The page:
The PHQ-9 scale is an instrument originally designed to identify the risk of depression in the general population, but it can also be used to indicate the severity of depressive symptoms7. It is a quick application instrument, consisting of 9 items that deal with depressed mood, anhedonia (loss of interest or pleasure in doing things), problems with sleep, tiredness or lack of energy, change in appetite or weight, feeling of guilt or uselessness, trouble concentrating, feeling slow or restless, and suicidal thoughts7. Each symptom is evaluated according to the Likert scale, where 0= “None”, 1= “Multiple days”, 2= “More than half the days” and 3= “Almost every day”7. The total score can be classified into categories that indicate the risk of depression: 0=absent; 1 to 5=mild; 6 to 14=moderate; 15 to 19=severe; 20 or more=very severe6.

This project followed the recommendations of Resolution No. 510/2016 of the National Health Council (NHC)8, according to which there is no need for evaluation by the Research Ethics Committee for studies that use databases with aggregated information without the possibility of individual identification of participants.

Statistical analysis

The data were included in the Microsoft Excel® Program Sheet and analyzed through the Statistical Package for the Social Sciences (SPSS), in which descriptive and inferential analyzes were performed considering only the existing data for each item analyzed. Continuous variables were expressed as mean, standard deviation and median, and the categorical variables were described in numbers and percentages. The comparison between the continuous variables was performed through the t-paired test, and the comparison between the categorical variables was performed using the McNemar-Bowker test. The level of significance was set at p<0.05.


Data from 353 patients with FM were analyzed. Females accounted for 96%, with a mean age of 51 years (SD=12) and 54.6% had higher education. Regarding the origin, there was a greater number of participants from the states of São Paulo (59.9%), Bahia (10.5%) and Rio de Janeiro (9.9%). Among the patients evaluated, 63.6% were in the Monthly Intervention phase, and 36.4% were in Quarterly Self-Control (Table 1).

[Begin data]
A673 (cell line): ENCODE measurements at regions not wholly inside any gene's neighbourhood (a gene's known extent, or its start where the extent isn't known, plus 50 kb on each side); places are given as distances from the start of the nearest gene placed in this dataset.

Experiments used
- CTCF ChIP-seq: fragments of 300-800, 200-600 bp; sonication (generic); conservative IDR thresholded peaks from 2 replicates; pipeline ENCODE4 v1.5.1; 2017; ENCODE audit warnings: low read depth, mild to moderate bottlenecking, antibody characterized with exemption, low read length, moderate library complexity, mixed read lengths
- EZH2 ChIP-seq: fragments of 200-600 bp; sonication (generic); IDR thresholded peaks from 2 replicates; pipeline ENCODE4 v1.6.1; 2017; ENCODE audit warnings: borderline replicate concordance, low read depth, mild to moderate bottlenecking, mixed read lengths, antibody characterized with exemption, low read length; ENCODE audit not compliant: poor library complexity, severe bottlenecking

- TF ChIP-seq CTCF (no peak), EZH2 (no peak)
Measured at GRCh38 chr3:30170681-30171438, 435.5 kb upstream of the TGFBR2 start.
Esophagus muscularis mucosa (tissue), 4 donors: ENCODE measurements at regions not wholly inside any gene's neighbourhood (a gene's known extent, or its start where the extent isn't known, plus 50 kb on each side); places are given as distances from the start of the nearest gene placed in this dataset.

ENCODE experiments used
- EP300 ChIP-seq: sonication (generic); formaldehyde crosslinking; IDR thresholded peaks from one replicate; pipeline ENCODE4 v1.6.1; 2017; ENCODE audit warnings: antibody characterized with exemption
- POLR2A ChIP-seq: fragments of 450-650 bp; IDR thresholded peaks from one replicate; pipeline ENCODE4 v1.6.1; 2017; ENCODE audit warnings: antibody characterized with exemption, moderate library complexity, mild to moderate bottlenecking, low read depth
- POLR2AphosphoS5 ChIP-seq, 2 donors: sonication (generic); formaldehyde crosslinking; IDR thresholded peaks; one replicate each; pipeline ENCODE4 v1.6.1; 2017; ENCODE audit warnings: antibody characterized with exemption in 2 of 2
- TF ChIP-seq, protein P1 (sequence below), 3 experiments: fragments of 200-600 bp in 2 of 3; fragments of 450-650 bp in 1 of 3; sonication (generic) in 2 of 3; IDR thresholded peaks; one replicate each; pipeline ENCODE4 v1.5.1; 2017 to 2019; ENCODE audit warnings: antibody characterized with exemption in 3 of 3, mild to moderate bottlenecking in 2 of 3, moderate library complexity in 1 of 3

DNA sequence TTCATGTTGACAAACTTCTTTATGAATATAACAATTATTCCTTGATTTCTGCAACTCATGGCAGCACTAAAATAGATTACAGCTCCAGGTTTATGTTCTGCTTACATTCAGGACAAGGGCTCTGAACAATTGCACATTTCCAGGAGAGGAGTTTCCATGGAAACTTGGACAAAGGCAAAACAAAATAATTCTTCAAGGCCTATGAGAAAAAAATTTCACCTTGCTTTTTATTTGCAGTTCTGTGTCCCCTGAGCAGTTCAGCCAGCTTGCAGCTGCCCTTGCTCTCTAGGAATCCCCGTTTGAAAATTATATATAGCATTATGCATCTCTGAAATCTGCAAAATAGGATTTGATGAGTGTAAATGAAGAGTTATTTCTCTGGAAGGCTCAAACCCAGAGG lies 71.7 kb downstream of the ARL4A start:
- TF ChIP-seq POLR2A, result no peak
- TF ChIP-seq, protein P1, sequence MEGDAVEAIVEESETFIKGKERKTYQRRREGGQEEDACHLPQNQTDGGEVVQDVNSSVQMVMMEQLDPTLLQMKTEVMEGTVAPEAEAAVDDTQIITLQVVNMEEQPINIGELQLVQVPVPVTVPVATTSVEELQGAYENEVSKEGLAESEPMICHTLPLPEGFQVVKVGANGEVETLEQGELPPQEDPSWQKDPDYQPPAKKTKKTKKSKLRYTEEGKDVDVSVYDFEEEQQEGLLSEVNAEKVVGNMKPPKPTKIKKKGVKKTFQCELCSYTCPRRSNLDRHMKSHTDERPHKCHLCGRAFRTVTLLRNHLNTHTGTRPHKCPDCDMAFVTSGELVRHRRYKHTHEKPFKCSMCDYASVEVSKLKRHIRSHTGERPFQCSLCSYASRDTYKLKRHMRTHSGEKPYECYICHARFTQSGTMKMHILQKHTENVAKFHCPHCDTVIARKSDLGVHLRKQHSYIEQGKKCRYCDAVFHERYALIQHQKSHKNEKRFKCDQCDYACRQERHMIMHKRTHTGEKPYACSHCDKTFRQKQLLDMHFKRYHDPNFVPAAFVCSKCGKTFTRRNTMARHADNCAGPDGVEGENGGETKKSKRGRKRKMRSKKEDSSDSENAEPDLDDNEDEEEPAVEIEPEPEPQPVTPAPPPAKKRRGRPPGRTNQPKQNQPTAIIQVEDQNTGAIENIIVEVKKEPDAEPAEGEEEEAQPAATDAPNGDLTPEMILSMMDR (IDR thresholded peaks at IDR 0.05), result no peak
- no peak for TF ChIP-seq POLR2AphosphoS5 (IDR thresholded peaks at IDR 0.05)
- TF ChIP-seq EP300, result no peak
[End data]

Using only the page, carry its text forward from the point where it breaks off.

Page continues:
Table 1 Sociodemographic characteristics of the sample, São Paulo, 2017 

Variables Fibromyalgia (n=353)
n (%)
Gender (n=347)
Female 333 (96.0)
Male 14 (4.0)
Age (years) (n=353)
Young adult (18 to 39) 12 (3.39)
Adult (40 to 64) 250 (70.9)
Elderly (65 and more) 91 (25.7)
Education (n=282)
Illiterate 01 (0.4)
Elementary School 09 (3.2)
High school 90 (31.9)
Higher education 154 (54.6)
Graduate degree 28 (9.9)
Origin (n=352)
North 1 (0.3)
Northeast 61 (17.4)
Midwest 18 (5.2)
Southeast 257 (72.9)
South 15 (4.3)
Monitoring type (n=280)
Intervention 178 (63.3)
Quarterly self-control 102 (36.4)

At the beginning of the follow-up, 43% of the participants had persistent and generalized pain, 39.6% had controlled symptoms and 11.5% referred to fatigue. Regarding pharmacological treatment, 53.8% used antidepressants, 49.5% analgesics, and 9.2% benzodiazepines.

Pain intensity data were compared before and after the monthly intervention, and there was a significant reduction in mean pain intensity (p <0.001). The reduction of the depression score was not significant (p = 0.093), as can be observed in table 2.

Table 2 Comparison of pain scores and depression before and after the intervention, São Paulo, 2017 

Variables Mean (SD*); Median P value**
Intensity of pain before 5.39 (2.71); 6.00 <0.001
Intensity of pain after 4.34 (5.0); 2.73
PHQ-9 score before 5.47 (5.66); 4.00 0.093
PHQ-9 score after 4.29 (5.96); 2.00

PHQ-9 = Patient Health Questionnaire;